Book Review: The Monk Who Sold His Ferrari

I have read a few inspirational and self-help live-better books and this book will certainly not rank among the top tier. The story just does not flow naturally –  giving it a second thought it seems more like a Bollywood saga. All bad things happen to a successful person, he fights back and then a happy ending. I will rate it as an average book in the relevant genre.  Nonetheless, even though the binding story is mediocre, the message is very powerful. Sharma states 7 principles and explains them in detail:
1. Master your mind
2. Follow your purpose
3. Practice kaizen
4. Live with discipline
5. Respect your time
6. Selflessly serve others
7. Embrace the present  

Favorite Quotes: 

“Happiness is a journey, not a destination”
“The moment I stopped spending so much time chasing the big pleasure of life. I began to enjoy the little ones, like watching the stars dancing in moonlit sky or soaking in the sunbeams of a glorious summer morning.”

“Saying that you don't have time to improve your thoughts and improve your lives is like saying you don't have time to stop at the gas station because you are too busy driving.”

“Act as if failure is impossible, and your success will be assured. Wipe out every thought of not achieving your objectives, whether they are material or spiritual. Be brave, and set no limits on the workings of your imagination.”
“Never be a prisoner of your past. Become the architect of your future.”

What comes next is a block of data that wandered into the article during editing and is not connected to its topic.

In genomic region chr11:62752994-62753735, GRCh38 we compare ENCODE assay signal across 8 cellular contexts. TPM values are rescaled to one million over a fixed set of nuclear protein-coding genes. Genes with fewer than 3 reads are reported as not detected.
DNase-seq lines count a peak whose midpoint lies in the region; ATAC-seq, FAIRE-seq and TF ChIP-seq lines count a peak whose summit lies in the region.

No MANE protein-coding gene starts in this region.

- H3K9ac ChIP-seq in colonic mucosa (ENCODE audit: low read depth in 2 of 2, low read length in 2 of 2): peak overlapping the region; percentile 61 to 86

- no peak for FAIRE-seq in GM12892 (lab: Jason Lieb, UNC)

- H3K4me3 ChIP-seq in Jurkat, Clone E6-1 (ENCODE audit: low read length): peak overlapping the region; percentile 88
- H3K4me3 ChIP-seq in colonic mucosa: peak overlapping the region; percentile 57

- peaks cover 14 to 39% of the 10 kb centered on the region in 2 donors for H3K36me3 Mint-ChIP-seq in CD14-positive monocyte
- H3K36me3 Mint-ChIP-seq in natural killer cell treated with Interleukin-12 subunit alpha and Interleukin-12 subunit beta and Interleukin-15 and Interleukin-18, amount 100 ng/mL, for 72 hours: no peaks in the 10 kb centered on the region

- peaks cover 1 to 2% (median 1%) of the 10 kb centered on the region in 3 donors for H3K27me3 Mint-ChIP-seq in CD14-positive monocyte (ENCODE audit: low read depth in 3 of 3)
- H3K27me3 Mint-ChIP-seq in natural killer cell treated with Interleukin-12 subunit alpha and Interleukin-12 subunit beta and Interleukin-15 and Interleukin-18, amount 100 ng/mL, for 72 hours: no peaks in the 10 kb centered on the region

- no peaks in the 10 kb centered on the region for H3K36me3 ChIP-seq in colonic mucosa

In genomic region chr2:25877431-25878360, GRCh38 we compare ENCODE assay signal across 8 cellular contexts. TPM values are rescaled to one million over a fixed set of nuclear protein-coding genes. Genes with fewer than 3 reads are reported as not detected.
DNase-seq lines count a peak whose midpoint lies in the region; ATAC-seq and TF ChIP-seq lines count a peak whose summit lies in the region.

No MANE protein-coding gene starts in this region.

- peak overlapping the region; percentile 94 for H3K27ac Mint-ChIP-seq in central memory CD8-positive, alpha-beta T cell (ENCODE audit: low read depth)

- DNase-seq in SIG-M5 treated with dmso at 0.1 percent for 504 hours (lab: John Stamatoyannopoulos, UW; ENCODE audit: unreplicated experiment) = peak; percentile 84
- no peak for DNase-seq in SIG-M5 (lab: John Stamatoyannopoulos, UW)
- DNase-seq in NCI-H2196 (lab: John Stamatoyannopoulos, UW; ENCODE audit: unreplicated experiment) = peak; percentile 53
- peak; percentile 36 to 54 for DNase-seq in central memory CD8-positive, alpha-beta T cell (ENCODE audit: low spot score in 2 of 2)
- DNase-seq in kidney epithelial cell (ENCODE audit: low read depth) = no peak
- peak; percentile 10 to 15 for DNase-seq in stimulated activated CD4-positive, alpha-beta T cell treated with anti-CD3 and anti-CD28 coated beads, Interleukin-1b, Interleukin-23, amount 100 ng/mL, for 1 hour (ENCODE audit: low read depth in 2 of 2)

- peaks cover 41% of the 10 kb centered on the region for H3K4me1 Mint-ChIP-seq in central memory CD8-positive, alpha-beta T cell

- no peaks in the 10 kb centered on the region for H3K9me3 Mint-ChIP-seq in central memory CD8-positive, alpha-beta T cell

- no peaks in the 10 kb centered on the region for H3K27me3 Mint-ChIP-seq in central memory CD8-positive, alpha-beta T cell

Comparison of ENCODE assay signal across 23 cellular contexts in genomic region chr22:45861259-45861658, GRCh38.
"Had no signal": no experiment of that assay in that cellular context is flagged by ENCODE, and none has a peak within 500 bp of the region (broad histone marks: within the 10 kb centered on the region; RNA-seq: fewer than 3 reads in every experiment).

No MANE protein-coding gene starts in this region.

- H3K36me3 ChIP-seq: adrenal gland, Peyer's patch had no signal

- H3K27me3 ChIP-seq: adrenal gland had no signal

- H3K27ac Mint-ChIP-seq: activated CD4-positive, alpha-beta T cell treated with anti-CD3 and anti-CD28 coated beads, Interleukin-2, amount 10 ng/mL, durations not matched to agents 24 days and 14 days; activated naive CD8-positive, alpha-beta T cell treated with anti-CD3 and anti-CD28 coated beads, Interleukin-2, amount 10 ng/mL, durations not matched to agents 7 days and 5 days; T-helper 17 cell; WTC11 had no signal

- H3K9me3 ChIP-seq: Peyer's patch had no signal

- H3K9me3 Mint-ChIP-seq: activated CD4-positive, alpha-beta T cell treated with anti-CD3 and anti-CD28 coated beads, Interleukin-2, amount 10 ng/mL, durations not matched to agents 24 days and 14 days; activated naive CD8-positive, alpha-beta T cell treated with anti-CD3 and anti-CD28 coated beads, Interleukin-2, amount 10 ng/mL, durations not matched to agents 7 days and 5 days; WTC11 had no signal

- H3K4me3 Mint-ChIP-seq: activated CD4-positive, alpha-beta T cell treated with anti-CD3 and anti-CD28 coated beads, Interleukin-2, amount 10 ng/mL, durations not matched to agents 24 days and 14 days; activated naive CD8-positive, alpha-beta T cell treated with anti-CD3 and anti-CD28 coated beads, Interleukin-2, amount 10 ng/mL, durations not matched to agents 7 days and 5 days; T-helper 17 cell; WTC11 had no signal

“When one door closes another opens. But we often look so long and so regretfully upon the closed door that we fail to see the one that has opened for us.”
“Time slips through our hands like grains of sand, never to return again. Those who use time wisely from an early age are rewarded with rich, productive and satisfying lives.”
“Wage war against the weaker thoughts that have crept into the palace of your mind. They will see that they are unwanted and leave like unwelcome visitors.”
“The mind is a wonderful servant, but a terrible master”

“Worry drains the mind of its power and, sooner or later, it injures the soul”
“The Chinese character for 'crisis' is comprised of two sub-characters: one that spells danger and another that spells opportunity. I guess that even the ancient Chinese knew that there is a bright side to the darkest circumstance — if you have the courage to look for it”
“I have had dreams and I have had nightmares. I overcame the nightmares because of my dreams”
“Things are always created twice: first in the workshop of the mind and then, and only then, in reality”
“There is nothing noble about being superior to some other person. True nobility lies in being superior to your former self.”
“When you are inspired by some great purpose, some extraordinary project, all of your thoughts break their bonds: your mind transcends limitations, your consciousness expands in every direction and you find yourself in a new, great and wonderful world. Dormant forces, faculties and talents become alive and you discover yourself to be a greater person than you ever dreamed yourself to be.”
“Success, like happiness, cannot be pursued. It must ensue. And it only does so as the unintended side effect of one’s personal dedication to a cause greater than oneself.”
“There are no mistakes in life, only lessons. There is no such thing as a negative experience, only opportunities to grow, learn and advance along the road of self-mastery. From struggle comes strength. Even pain can be a wonderful teacher.”
“The only limits on your life are those that you set yourself.”

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